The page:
Figure 1.
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Figure 1. Parasternal long axis view on 2D echo showing thrombus (red arrow) at the level of aortic sinus.

Figure 2.
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Figure 2. Suprasternal view on 2D echo showing arch of aorta and thrombus (red arrow) at the level of left subclavian artery.

Figure 3.
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Figure 3. CT aortogram showing no thrombus in the aorta.

Figure 4.
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Figure 4. Plain CT of brain showing infarct (red arrow) at right frontal parasagittal region.

Patient was started on heparin and later switched to warfarin, double antiplatelets, statin, beta blocker and ACE inhibitors. Patient was discharged 1 week after admission.


Thrombosis of abdominal aorta is a well-known entity with multiple etiologies. However, acute thrombosis of ascending aorta and arch is relatively rare. Aortic thrombosis is commonly secondary to atherosclerosis or embolic phenomenon, with bifurcation being the most common site. Hypercoagulable states are less common but definite cause of venous thrombosis and rarely arterial thrombosis. Common factors that involve venous thromboembolism are factor V Leiden, prothrombin mutation GZ0210A and deficiencies of protein C, protein S, and antithrombin. Elevated levels of CRP, homocysteine and lipoprotein (a) are more likely to be involved with arterial thrombosis. Antiphospholipid antibodies are associated with both venous and arterial thrombosis [1].

The metabolic syndrome is a clinical entity of substantial heterogeneous traits represented by the co-occurrence of abdominal fat, impaired glucose tolerance, dyslipidemia (high triglycerides and low high-density lipoprotein (HDL) cholesterol levels) and hypertension. Metabolic syndrome is accompanied by important changes in the hemostatic system that may favor the development of thrombosis. Hyperactivity of platelets and hypercoagulability favor platelet and fibrin deposits, and hypo fibrinolysis due to the plasminogen activator inhibitor-1 (PAI-1) excess prevents their elimination. Low HDL levels which accompany the metabolic syndrome could be involved in the thrombotic risk by increasing thrombin generation [2]. CRP levels and PAI-1, a marker of atherothrombosis, are increased in subjects with the metabolic syndrome and diabetes. The in vitro study by Devaraj et al [3] showed the pivotal role for inflammation as assessed by increased CRP and increased PAI-1 levels, which seems to be the underpinning of atherothrombosis, especially in the metabolic syndrome and the diabetic state.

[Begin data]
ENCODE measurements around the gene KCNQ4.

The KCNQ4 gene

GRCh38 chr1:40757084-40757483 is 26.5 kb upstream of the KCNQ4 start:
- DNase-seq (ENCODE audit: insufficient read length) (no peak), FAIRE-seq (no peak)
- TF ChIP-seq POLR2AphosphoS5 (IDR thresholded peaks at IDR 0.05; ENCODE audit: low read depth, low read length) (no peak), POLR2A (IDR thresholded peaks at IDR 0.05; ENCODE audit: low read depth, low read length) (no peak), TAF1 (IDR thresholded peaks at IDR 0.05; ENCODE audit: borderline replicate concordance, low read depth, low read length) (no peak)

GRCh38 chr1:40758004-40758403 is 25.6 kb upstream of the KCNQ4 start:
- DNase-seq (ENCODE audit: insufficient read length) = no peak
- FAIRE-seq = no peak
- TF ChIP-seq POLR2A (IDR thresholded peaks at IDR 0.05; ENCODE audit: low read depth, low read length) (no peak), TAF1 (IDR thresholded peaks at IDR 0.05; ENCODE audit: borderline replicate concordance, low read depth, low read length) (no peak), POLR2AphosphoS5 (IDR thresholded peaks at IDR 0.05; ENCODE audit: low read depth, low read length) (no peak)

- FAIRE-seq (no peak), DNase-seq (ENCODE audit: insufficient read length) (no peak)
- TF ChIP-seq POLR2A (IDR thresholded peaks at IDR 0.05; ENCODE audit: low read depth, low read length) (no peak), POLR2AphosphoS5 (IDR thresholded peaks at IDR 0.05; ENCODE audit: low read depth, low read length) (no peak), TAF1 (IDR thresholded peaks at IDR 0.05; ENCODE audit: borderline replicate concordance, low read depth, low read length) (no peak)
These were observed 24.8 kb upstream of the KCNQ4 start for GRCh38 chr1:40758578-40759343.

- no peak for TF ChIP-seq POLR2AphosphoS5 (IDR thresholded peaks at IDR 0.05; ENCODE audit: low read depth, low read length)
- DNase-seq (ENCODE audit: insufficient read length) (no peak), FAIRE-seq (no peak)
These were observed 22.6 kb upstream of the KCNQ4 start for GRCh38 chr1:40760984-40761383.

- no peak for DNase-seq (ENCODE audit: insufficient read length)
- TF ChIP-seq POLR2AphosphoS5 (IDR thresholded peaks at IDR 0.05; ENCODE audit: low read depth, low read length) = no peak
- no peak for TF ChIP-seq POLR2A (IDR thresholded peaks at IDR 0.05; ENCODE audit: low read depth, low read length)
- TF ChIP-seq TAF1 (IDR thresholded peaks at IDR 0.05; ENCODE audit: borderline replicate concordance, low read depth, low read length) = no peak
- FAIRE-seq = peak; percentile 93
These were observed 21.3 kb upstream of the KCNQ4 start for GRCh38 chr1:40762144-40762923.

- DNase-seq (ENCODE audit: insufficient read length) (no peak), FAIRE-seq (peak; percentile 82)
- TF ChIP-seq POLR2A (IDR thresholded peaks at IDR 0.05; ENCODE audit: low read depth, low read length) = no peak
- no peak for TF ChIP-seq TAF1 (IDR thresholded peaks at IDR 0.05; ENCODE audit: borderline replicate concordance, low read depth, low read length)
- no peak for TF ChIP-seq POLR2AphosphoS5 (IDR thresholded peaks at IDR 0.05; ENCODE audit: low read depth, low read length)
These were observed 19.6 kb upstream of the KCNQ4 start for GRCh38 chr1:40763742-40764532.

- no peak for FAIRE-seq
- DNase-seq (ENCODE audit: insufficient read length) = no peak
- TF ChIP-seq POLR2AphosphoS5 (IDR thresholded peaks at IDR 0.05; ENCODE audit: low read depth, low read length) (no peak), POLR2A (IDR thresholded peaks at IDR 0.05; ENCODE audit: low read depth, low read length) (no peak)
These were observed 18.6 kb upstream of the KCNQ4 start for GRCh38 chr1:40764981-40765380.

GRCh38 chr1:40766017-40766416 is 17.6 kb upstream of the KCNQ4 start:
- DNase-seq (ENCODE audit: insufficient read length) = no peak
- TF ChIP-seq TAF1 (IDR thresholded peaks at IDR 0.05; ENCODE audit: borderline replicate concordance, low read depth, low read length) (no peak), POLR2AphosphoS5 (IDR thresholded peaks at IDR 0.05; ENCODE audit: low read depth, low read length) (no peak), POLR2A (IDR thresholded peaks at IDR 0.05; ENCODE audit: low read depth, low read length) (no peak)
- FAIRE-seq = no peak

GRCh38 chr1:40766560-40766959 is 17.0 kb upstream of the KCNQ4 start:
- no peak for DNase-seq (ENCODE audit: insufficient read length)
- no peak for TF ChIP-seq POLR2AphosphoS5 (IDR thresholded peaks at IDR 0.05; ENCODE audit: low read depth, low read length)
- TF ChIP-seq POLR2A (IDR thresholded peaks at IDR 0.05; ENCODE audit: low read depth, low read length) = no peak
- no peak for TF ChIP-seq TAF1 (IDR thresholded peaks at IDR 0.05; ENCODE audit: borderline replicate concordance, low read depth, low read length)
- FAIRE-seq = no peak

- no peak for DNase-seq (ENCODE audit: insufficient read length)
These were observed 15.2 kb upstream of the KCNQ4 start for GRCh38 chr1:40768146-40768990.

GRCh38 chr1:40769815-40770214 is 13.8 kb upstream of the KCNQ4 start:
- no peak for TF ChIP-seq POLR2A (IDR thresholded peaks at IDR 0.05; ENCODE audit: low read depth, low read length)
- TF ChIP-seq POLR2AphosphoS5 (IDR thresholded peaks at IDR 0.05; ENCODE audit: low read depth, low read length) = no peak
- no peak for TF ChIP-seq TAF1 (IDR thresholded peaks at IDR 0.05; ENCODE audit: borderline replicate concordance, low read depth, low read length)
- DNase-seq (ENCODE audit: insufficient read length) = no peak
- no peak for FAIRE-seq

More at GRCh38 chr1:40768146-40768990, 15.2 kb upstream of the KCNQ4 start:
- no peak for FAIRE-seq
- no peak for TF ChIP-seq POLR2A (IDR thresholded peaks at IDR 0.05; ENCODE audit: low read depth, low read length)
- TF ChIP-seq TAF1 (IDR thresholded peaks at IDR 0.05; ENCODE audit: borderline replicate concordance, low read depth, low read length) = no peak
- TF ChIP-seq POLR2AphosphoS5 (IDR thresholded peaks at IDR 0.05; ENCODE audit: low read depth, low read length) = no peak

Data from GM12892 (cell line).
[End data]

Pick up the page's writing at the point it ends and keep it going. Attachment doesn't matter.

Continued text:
Our patient fulfilled the criteria for metabolic syndrome (waist circumference 96 cm, diabetes mellitus, and low HDL 29 mg/dL). We could not investigate for other thrombophilic states due to poor financial status of the patient. Diagnosis of aortic thrombosis warrants high index of suspicion especially when ischemia involves multiple organ systems over a short period of time. Even though our patient had a stormy course in hospital, she recovered fast and was able to resume her routine at 1 month of follow-up. This case points to the fact that metabolic syndrome may predispose to thrombosis at rare locations like aortic arch which has not been previously described in literature as far as our knowledge.


We extend our sincere gratitude to faculty members of Jubilee Center for Medical Research for editing this article.

Grant Support


Conflict of Interest


  1. Verma S, Yadav P, Srivastava D, Sharma SC, Rewari BB. Extensive aorto-arterial thrombosis. Indian Academy of Clinical Medicine. 2009;10(3):151-153.
  2. Alessi MC, Juhan-Vague I. Metabolic syndrome, haemostasis and thrombosis. Thromb Haemost. 2008;99(6):995-1000.
  3. Devaraj S, Xu DY, Jialal I. C-reactive protein increases plasminogen activator inhibitor-1 expression and activity in human aortic endothelial cells: implications for the metabolic syndrome and atherothrombosis. Circulation. 2003;107(3):398-404.
    doi pubmed